I made a toile/muslin/mock-up garment last night using the same type of slip fabric I'll be using that was leftover from another project.  Had I cut the fabric with the stretch going horizontally instead of vertically (d'oh!  Only way I could squeeze the pattern out of the fabric), I think this would have fit just fine right out of the envelope.

alisha slip1


Ummm....I had to take out part of the side seam to get this to fit over my head and shoulders, hahaha!!  Once I had it on, the bust fit just fine and there was enough ease in the waist and hips.  If I need to take in the waist and hip in the final version I'll be ok, the bust was the most important part I was worried about fitting.  Anne at Clothing Engineer is right about the bust cups - they run very small and skimpy.  I used the B cup pattern (yes, there's cup size options, a huge plus for fitting) and it didn't cover my bra when I first tried it on.  Since I'm planning on wearing this sans bra and will be adding swim cups for coverage/support in the final version, this didn't bother me.  So if you're planning on making the slip, try out the different cup pieces to get the desired coverage you need.

alisha slip2


Had to share this photo - look how much I had to rip out to get the slip on my dressform!!  This little lady is built tinier than I am, so I found it humorous that I could squeeze myself into the slip but had to rip out so much more to get it on the form for pictures.

Also, rouleau straps - any tips on making these buggers?  I used adjustable spaghetti straps in my stash for the test fit garment because I didn't want to be bothered with making real straps.  If I could find coordinating spaghetti straps for my final slip I'd use those, but the chances of that happening are slim.

Next up is test-fitting the outer dress.  I cut that out last night from a poly crepe de chine in my stash that I thought would make a cool fall dress.  Hopefully I can kick this cold this week so I can get that squared away and move on to sewing the final dress by the weekend.  I need this dress to be done in less than two weeks!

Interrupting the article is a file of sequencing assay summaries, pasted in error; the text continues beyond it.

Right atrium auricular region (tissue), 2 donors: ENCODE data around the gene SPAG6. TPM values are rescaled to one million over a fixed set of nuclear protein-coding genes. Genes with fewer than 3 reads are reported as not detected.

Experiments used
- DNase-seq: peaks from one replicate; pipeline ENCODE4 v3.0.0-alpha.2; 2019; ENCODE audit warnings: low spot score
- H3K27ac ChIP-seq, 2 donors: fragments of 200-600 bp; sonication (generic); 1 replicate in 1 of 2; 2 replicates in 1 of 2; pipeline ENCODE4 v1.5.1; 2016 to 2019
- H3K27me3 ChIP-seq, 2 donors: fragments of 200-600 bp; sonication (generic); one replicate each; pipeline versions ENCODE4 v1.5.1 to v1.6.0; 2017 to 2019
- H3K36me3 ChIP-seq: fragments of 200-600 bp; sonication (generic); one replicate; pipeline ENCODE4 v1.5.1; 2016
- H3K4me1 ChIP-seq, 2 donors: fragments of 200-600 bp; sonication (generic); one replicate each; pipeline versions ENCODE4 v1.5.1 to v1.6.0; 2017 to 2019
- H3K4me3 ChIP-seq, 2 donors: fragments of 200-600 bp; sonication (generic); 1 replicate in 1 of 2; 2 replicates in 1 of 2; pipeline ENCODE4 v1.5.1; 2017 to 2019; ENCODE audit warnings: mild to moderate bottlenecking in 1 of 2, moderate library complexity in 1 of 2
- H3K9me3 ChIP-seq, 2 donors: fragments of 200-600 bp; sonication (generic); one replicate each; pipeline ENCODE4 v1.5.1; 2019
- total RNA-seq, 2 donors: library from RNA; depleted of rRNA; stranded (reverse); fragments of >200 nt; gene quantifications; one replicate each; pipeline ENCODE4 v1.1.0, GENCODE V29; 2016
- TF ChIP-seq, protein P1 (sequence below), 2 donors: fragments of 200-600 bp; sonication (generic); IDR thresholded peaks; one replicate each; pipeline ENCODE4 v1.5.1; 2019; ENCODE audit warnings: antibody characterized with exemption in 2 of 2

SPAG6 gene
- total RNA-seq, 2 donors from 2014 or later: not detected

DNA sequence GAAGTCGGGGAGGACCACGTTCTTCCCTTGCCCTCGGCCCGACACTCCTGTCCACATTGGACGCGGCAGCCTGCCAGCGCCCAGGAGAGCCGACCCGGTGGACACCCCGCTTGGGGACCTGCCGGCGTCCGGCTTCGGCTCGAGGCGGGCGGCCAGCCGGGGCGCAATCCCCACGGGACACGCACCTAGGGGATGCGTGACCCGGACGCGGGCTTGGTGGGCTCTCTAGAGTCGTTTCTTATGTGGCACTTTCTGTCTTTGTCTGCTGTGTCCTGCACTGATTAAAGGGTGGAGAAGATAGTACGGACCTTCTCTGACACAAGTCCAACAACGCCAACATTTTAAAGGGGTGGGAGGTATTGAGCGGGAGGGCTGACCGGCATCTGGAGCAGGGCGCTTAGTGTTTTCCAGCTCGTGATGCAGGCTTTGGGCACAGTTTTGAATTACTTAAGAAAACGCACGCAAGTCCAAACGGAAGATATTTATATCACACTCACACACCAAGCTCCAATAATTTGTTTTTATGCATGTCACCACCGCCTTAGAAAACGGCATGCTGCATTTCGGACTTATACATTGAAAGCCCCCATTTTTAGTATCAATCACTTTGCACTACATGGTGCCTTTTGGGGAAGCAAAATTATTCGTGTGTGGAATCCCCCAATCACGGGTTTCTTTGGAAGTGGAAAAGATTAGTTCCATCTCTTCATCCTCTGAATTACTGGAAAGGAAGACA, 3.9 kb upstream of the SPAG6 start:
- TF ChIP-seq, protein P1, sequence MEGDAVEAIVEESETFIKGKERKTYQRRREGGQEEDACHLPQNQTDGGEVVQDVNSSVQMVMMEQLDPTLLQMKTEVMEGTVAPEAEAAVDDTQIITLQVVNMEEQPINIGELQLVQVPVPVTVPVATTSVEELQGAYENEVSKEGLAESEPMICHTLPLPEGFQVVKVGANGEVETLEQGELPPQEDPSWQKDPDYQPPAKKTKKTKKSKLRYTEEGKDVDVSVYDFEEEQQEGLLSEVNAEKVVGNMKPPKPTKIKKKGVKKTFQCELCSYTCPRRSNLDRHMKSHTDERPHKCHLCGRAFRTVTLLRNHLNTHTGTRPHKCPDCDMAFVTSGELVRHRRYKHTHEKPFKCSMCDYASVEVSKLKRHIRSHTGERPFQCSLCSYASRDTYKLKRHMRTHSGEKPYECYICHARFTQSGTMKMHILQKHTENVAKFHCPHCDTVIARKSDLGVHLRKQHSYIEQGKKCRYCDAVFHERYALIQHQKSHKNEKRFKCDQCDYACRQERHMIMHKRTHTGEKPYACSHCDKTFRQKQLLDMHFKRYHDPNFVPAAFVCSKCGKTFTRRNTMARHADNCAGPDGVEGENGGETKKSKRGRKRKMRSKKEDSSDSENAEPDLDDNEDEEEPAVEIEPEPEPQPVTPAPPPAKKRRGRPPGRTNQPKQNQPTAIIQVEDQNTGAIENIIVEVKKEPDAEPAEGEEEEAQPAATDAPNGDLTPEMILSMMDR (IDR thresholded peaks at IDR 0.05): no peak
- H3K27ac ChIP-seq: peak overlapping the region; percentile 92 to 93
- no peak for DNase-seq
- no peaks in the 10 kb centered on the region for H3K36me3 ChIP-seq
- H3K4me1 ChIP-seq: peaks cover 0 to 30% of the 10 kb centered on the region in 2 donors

Monday, October 20, 2014

Shopping On Ebay For Sewing Accessories - Good Idea?

Sewing room


Like many sewists, I have an older, used sewing machine.  Don't get me wrong, I love my Bernina 1005 with its pastel 80's color theme and the band name "Slip Knot" etched into the casing, but having an older model makes it hard to find feet and other accessories I want/need for my machine, like a walking foot.

I'm starting my first quilt (a lap quilt), and I really don't want to hand quilt it.  Like, really really don't want to (don't even try to talk me into it, haha).  I don't like hand sewing my garments, and I can't imagine sitting and quilting for hours and hours when a machine can do it much faster.  And yes, I know machine quilting can be tricky for a beginner, but it wouldn't be anything fancy, just straight lines.  From what I've gathered, a walking foot is pretty much necessary for easy(er) machine quilting.  When I checked to see if my local Bernina dealership had walking feet compatible for my 1005 in stock, they said they could order it but it would cost a few hundred dollars.  Insane!

I took to Ebay this past weekend to see what I could find...and a lot of what I found are no-name brand walking feet that say they're "compatible" with my Bernina model.  However, I'm skeptical...heaven forbid I get one of these feet and they mess up the timing or something like that on my machine!  I've always been of the school of thought of only Bernina accessories for Bernina machines.

Which got me to thinking...how do people buy sewing machines etc. on Ebay?  There's quite a few to choose from on there, like Bernina 930s, my favorite machine my mom has, and some of them have no description of the quality of condition of the machine.  I'm sure you can ask the seller...but it seems so dicey to buy something like that over the Internet without trying it out or being able to return it.

So - have you bought hard-to-find sewing machine accessories on Ebay, or even a sewing machine?  Is/was it a good idea/worth it or do you wish you'd done things differently?